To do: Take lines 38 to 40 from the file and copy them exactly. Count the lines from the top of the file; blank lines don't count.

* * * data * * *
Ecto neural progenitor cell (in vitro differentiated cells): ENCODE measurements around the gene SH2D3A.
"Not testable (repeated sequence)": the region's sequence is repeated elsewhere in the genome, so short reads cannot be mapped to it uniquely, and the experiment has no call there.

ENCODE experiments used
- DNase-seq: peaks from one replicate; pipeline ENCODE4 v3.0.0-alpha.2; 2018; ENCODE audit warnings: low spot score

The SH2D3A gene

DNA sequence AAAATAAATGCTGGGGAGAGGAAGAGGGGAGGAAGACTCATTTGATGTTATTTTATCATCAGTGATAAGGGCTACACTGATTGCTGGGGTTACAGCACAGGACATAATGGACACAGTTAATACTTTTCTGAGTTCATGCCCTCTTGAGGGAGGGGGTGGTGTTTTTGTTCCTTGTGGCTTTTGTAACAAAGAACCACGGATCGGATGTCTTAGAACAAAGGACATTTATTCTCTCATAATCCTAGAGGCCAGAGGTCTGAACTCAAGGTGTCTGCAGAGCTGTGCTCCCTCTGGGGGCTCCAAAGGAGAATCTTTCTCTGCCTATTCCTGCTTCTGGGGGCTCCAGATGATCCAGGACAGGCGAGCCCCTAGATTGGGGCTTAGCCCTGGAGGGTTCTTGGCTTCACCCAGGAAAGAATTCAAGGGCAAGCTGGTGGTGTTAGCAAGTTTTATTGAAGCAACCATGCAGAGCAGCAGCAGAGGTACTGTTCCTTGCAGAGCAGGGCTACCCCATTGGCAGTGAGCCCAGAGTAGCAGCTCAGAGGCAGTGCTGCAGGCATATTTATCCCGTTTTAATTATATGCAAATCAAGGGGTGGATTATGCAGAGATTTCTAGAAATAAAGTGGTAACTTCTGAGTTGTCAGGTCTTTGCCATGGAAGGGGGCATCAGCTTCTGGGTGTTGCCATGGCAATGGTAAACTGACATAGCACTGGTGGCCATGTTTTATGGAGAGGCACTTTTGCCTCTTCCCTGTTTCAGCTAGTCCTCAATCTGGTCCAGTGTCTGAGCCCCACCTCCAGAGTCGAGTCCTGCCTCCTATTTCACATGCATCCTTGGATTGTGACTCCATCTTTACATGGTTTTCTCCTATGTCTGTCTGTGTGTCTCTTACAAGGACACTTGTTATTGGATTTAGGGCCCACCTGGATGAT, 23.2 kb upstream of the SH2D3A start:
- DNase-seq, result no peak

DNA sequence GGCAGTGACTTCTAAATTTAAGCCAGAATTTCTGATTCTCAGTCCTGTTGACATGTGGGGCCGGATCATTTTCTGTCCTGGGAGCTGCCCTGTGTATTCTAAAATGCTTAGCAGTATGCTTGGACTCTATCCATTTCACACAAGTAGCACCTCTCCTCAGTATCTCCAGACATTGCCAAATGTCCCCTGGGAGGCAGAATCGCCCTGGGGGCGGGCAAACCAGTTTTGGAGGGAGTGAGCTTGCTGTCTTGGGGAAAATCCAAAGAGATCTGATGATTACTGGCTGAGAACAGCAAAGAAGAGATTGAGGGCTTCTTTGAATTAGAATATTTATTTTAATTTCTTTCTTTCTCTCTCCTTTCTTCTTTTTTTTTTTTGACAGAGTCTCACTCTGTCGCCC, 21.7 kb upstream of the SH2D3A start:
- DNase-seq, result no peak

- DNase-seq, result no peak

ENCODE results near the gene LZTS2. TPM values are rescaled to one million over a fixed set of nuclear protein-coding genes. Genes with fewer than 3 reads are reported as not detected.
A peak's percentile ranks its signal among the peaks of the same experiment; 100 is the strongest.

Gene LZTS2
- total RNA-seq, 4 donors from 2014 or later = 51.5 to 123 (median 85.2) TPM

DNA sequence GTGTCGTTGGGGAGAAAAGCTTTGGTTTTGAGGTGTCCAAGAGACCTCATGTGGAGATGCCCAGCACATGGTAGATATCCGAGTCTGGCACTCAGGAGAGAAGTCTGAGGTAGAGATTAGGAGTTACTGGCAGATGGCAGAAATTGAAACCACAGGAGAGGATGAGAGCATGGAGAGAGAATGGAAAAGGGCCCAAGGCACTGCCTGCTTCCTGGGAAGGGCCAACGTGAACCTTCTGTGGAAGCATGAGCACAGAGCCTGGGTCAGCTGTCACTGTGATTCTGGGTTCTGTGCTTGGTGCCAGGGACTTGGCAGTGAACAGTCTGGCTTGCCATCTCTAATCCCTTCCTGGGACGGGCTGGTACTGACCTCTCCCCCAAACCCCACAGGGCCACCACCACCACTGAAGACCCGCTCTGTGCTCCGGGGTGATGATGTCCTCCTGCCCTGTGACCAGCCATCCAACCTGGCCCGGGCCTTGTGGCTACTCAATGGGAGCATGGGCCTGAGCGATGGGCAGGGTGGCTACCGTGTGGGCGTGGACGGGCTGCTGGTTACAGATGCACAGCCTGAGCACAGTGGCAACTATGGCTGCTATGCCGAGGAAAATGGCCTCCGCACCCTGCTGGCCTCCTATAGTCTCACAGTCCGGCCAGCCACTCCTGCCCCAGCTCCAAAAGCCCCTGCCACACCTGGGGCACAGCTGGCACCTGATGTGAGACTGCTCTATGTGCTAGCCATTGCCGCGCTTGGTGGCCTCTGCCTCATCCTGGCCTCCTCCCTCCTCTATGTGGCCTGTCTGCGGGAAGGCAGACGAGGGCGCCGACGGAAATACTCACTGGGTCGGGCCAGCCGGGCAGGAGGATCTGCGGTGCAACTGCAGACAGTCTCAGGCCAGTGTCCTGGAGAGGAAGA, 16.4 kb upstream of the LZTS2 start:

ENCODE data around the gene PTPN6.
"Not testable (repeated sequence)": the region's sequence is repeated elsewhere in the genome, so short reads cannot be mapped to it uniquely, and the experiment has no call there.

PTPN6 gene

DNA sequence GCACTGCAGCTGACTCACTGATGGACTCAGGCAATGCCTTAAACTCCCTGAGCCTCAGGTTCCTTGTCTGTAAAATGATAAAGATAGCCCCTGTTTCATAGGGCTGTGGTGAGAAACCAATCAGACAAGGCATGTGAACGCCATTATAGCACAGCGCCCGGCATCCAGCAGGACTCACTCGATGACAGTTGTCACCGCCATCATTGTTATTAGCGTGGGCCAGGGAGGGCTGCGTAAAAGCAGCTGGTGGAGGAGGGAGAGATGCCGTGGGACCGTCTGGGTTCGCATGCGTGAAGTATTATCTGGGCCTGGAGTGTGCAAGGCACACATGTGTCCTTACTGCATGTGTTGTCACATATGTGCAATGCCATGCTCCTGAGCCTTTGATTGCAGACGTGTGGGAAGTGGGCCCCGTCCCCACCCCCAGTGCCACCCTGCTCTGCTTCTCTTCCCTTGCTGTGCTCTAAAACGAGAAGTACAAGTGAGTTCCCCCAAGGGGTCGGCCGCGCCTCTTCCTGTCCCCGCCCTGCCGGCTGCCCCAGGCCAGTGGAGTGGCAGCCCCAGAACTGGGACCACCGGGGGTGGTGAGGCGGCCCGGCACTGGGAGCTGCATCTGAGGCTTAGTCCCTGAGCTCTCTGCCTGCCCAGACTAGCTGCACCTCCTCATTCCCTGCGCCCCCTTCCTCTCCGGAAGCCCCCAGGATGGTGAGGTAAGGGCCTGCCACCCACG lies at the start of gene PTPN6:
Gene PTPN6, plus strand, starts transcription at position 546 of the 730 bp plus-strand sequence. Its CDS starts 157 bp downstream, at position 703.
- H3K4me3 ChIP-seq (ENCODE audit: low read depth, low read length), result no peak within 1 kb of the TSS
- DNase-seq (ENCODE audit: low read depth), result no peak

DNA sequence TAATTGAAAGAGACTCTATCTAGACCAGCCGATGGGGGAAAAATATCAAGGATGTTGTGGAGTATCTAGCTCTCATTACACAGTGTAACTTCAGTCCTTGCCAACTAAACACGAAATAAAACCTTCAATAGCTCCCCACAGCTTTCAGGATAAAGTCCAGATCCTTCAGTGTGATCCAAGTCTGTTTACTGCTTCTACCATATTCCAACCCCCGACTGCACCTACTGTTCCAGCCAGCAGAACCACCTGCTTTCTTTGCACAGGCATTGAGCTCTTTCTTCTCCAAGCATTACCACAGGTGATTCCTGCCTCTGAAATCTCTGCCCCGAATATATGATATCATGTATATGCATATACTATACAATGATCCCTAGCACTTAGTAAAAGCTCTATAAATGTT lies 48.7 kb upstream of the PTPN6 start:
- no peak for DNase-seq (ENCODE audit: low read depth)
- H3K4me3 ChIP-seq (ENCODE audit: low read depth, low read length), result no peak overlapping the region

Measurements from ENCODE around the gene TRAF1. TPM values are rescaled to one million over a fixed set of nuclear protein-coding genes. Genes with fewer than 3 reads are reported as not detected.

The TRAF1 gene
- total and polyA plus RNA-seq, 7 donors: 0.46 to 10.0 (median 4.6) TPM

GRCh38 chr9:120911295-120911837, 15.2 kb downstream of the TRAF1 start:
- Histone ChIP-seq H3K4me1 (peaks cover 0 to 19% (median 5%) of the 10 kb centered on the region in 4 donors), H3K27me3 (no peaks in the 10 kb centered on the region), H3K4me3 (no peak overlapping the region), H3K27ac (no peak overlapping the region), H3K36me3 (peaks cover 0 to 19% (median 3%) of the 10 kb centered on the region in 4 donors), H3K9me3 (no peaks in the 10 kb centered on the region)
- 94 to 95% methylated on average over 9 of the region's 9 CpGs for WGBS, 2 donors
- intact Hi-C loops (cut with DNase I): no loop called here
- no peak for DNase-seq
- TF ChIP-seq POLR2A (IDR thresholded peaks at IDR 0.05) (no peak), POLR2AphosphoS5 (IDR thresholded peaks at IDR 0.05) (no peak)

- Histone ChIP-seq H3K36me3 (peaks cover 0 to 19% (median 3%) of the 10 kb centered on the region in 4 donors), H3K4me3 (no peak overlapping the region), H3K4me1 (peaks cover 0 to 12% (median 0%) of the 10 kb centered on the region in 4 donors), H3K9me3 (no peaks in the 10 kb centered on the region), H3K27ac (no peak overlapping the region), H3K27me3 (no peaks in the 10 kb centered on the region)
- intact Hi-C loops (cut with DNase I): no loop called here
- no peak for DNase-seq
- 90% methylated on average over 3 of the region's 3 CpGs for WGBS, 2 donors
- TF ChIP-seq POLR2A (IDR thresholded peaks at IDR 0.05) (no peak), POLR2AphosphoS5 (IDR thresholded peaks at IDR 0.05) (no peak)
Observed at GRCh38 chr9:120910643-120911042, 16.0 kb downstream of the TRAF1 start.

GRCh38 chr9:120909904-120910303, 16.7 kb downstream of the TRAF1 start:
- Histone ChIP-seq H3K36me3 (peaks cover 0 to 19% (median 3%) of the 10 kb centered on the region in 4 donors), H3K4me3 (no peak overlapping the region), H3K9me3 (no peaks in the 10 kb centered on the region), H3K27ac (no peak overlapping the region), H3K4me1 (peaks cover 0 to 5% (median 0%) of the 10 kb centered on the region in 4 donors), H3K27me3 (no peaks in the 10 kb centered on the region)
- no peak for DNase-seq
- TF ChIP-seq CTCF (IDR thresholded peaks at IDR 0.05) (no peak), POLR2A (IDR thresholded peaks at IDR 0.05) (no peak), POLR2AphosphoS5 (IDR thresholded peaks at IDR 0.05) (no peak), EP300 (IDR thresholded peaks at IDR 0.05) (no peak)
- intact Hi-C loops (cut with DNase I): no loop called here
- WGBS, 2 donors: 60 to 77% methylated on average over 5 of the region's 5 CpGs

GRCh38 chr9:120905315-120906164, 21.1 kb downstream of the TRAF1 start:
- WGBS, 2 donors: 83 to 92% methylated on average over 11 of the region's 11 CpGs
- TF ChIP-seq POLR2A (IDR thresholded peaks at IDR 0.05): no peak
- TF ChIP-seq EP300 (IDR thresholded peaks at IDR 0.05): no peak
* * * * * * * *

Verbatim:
- 90% methylated on average over 3 of the region's 3 CpGs for WGBS, 2 donors
- TF ChIP-seq POLR2A (IDR thresholded peaks at IDR 0.05) (no peak), POLR2AphosphoS5 (IDR thresholded peaks at IDR 0.05) (no peak)
Observed at GRCh38 chr9:120910643-120911042, 16.0 kb downstream of the TRAF1 start.